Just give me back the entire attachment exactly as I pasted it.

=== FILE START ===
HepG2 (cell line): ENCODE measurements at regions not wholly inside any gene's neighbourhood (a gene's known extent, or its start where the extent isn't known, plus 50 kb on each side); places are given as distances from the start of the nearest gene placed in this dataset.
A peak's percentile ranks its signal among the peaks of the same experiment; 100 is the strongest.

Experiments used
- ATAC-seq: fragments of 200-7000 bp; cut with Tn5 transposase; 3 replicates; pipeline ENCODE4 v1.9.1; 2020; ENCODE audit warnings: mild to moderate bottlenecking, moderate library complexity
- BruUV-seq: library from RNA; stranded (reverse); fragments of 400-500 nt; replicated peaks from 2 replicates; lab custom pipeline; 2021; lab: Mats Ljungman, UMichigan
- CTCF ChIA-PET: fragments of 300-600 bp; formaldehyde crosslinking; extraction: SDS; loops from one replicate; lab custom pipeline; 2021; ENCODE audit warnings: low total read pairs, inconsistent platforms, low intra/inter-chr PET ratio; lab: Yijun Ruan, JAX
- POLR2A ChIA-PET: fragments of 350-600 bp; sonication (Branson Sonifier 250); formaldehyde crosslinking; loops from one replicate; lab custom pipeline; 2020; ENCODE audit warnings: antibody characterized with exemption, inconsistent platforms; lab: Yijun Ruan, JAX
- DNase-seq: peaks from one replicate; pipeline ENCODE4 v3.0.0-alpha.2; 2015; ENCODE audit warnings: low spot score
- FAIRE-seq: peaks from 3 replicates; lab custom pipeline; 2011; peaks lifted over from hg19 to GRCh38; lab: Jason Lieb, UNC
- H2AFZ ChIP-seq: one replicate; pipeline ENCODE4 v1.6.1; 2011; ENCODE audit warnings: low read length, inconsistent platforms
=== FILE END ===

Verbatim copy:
HepG2 (cell line): ENCODE measurements at regions not wholly inside any gene's neighbourhood (a gene's known extent, or its start where the extent isn't known, plus 50 kb on each side); places are given as distances from the start of the nearest gene placed in this dataset.
A peak's percentile ranks its signal among the peaks of the same experiment; 100 is the strongest.

Experiments used
- ATAC-seq: fragments of 200-7000 bp; cut with Tn5 transposase; 3 replicates; pipeline ENCODE4 v1.9.1; 2020; ENCODE audit warnings: mild to moderate bottlenecking, moderate library complexity
- BruUV-seq: library from RNA; stranded (reverse); fragments of 400-500 nt; replicated peaks from 2 replicates; lab custom pipeline; 2021; lab: Mats Ljungman, UMichigan
- CTCF ChIA-PET: fragments of 300-600 bp; formaldehyde crosslinking; extraction: SDS; loops from one replicate; lab custom pipeline; 2021; ENCODE audit warnings: low total read pairs, inconsistent platforms, low intra/inter-chr PET ratio; lab: Yijun Ruan, JAX
- POLR2A ChIA-PET: fragments of 350-600 bp; sonication (Branson Sonifier 250); formaldehyde crosslinking; loops from one replicate; lab custom pipeline; 2020; ENCODE audit warnings: antibody characterized with exemption, inconsistent platforms; lab: Yijun Ruan, JAX
- DNase-seq: peaks from one replicate; pipeline ENCODE4 v3.0.0-alpha.2; 2015; ENCODE audit warnings: low spot score
- FAIRE-seq: peaks from 3 replicates; lab custom pipeline; 2011; peaks lifted over from hg19 to GRCh38; lab: Jason Lieb, UNC
- H2AFZ ChIP-seq: one replicate; pipeline ENCODE4 v1.6.1; 2011; ENCODE audit warnings: low read length, inconsistent platforms